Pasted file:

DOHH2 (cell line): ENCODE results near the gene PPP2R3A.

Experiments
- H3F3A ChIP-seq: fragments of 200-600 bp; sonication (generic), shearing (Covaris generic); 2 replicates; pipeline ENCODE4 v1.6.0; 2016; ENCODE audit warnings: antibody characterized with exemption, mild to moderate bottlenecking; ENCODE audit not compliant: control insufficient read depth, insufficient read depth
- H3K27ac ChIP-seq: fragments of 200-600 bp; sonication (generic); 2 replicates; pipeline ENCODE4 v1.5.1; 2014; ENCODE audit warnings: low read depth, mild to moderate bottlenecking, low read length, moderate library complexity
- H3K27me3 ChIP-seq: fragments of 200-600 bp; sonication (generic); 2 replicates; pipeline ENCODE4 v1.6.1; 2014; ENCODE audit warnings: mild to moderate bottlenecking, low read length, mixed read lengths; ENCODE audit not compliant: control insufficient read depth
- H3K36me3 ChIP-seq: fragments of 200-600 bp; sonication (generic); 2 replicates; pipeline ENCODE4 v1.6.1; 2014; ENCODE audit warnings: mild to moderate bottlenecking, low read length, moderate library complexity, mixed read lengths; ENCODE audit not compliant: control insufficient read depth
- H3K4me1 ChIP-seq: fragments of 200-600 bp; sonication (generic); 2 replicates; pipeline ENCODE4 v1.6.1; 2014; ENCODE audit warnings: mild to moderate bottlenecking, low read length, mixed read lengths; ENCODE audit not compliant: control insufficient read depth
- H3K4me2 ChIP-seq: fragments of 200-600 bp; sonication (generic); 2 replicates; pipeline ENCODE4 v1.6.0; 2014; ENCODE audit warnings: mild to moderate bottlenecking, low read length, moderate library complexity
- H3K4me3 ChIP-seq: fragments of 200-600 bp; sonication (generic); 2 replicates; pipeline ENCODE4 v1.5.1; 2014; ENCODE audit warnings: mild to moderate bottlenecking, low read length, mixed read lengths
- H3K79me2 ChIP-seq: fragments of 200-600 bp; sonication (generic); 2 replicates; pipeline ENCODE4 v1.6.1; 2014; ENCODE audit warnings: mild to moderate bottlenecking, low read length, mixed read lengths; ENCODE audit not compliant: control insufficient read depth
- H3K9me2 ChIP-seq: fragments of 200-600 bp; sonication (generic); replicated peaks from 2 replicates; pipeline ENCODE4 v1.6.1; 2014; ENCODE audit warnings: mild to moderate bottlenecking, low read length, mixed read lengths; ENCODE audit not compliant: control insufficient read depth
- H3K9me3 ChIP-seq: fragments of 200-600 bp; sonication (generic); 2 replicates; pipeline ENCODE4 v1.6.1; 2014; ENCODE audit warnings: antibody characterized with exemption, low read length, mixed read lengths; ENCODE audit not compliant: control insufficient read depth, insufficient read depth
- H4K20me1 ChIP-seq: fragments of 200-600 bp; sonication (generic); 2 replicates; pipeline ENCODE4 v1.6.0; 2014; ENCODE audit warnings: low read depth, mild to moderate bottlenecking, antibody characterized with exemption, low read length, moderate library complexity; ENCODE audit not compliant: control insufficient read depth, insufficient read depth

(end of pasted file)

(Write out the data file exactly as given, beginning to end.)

DOHH2 (cell line): ENCODE results near the gene PPP2R3A.

Experiments
- H3F3A ChIP-seq: fragments of 200-600 bp; sonication (generic), shearing (Covaris generic); 2 replicates; pipeline ENCODE4 v1.6.0; 2016; ENCODE audit warnings: antibody characterized with exemption, mild to moderate bottlenecking; ENCODE audit not compliant: control insufficient read depth, insufficient read depth
- H3K27ac ChIP-seq: fragments of 200-600 bp; sonication (generic); 2 replicates; pipeline ENCODE4 v1.5.1; 2014; ENCODE audit warnings: low read depth, mild to moderate bottlenecking, low read length, moderate library complexity
- H3K27me3 ChIP-seq: fragments of 200-600 bp; sonication (generic); 2 replicates; pipeline ENCODE4 v1.6.1; 2014; ENCODE audit warnings: mild to moderate bottlenecking, low read length, mixed read lengths; ENCODE audit not compliant: control insufficient read depth
- H3K36me3 ChIP-seq: fragments of 200-600 bp; sonication (generic); 2 replicates; pipeline ENCODE4 v1.6.1; 2014; ENCODE audit warnings: mild to moderate bottlenecking, low read length, moderate library complexity, mixed read lengths; ENCODE audit not compliant: control insufficient read depth
- H3K4me1 ChIP-seq: fragments of 200-600 bp; sonication (generic); 2 replicates; pipeline ENCODE4 v1.6.1; 2014; ENCODE audit warnings: mild to moderate bottlenecking, low read length, mixed read lengths; ENCODE audit not compliant: control insufficient read depth
- H3K4me2 ChIP-seq: fragments of 200-600 bp; sonication (generic); 2 replicates; pipeline ENCODE4 v1.6.0; 2014; ENCODE audit warnings: mild to moderate bottlenecking, low read length, moderate library complexity
- H3K4me3 ChIP-seq: fragments of 200-600 bp; sonication (generic); 2 replicates; pipeline ENCODE4 v1.5.1; 2014; ENCODE audit warnings: mild to moderate bottlenecking, low read length, mixed read lengths
- H3K79me2 ChIP-seq: fragments of 200-600 bp; sonication (generic); 2 replicates; pipeline ENCODE4 v1.6.1; 2014; ENCODE audit warnings: mild to moderate bottlenecking, low read length, mixed read lengths; ENCODE audit not compliant: control insufficient read depth
- H3K9me2 ChIP-seq: fragments of 200-600 bp; sonication (generic); replicated peaks from 2 replicates; pipeline ENCODE4 v1.6.1; 2014; ENCODE audit warnings: mild to moderate bottlenecking, low read length, mixed read lengths; ENCODE audit not compliant: control insufficient read depth
- H3K9me3 ChIP-seq: fragments of 200-600 bp; sonication (generic); 2 replicates; pipeline ENCODE4 v1.6.1; 2014; ENCODE audit warnings: antibody characterized with exemption, low read length, mixed read lengths; ENCODE audit not compliant: control insufficient read depth, insufficient read depth
- H4K20me1 ChIP-seq: fragments of 200-600 bp; sonication (generic); 2 replicates; pipeline ENCODE4 v1.6.0; 2014; ENCODE audit warnings: low read depth, mild to moderate bottlenecking, antibody characterized with exemption, low read length, moderate library complexity; ENCODE audit not compliant: control insufficient read depth, insufficient read depth